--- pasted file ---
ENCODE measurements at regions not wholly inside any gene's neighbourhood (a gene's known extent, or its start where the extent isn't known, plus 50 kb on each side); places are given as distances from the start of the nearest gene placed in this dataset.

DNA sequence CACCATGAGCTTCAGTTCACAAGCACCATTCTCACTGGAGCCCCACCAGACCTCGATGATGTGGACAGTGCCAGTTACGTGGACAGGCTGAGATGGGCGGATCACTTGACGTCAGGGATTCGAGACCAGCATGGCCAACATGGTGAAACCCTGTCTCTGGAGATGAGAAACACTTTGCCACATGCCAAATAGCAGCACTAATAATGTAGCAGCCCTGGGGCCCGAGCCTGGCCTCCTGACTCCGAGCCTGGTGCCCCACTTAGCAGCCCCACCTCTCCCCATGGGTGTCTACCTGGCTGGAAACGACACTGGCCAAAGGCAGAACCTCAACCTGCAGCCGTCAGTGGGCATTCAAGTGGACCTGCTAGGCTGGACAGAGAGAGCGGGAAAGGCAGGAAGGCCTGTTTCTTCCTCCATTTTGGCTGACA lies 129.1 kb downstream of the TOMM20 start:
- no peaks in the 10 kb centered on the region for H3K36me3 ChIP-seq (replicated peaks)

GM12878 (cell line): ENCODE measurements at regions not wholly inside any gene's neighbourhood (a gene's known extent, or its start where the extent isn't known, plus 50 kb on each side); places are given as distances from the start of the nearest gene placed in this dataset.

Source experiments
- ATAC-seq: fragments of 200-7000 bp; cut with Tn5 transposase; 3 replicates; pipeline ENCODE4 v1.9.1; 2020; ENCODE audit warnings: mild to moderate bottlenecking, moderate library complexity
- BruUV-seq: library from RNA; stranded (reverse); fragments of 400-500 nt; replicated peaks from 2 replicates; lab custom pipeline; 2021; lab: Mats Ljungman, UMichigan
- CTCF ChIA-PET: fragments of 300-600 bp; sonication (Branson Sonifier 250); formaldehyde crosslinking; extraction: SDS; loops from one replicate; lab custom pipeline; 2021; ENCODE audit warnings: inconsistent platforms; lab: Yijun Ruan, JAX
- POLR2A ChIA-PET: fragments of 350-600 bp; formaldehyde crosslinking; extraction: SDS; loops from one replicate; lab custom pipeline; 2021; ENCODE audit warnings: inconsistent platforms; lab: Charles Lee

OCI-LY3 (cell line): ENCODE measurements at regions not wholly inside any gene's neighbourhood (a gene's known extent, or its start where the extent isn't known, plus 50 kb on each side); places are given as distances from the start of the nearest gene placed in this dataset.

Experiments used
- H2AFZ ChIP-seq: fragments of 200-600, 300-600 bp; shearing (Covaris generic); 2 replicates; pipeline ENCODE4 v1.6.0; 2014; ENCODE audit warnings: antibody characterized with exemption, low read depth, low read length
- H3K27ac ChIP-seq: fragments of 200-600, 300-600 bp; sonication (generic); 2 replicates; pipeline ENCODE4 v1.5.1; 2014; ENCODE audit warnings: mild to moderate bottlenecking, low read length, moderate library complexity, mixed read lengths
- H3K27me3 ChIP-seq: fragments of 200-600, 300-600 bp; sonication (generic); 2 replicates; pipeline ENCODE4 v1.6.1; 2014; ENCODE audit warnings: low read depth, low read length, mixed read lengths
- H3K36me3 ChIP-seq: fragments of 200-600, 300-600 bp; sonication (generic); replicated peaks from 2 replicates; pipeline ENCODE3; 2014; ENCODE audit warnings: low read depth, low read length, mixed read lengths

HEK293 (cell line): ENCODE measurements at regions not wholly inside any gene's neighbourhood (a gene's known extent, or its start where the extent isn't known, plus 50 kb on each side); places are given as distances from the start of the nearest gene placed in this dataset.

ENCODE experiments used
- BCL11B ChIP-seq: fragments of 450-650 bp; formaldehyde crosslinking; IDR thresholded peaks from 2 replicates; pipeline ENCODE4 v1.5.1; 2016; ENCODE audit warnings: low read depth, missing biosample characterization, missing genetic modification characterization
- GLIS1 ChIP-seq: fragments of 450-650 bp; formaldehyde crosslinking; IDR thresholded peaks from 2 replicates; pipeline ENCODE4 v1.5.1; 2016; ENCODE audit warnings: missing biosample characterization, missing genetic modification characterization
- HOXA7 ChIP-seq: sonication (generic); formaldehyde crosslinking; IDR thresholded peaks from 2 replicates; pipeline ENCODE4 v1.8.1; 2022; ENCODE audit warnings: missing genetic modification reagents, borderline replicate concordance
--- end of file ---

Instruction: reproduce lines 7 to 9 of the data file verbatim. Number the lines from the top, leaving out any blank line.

- BruUV-seq: library from RNA; stranded (reverse); fragments of 400-500 nt; replicated peaks from 2 replicates; lab custom pipeline; 2021; lab: Mats Ljungman, UMichigan
- CTCF ChIA-PET: fragments of 300-600 bp; sonication (Branson Sonifier 250); formaldehyde crosslinking; extraction: SDS; loops from one replicate; lab custom pipeline; 2021; ENCODE audit warnings: inconsistent platforms; lab: Yijun Ruan, JAX
- POLR2A ChIA-PET: fragments of 350-600 bp; formaldehyde crosslinking; extraction: SDS; loops from one replicate; lab custom pipeline; 2021; ENCODE audit warnings: inconsistent platforms; lab: Charles Lee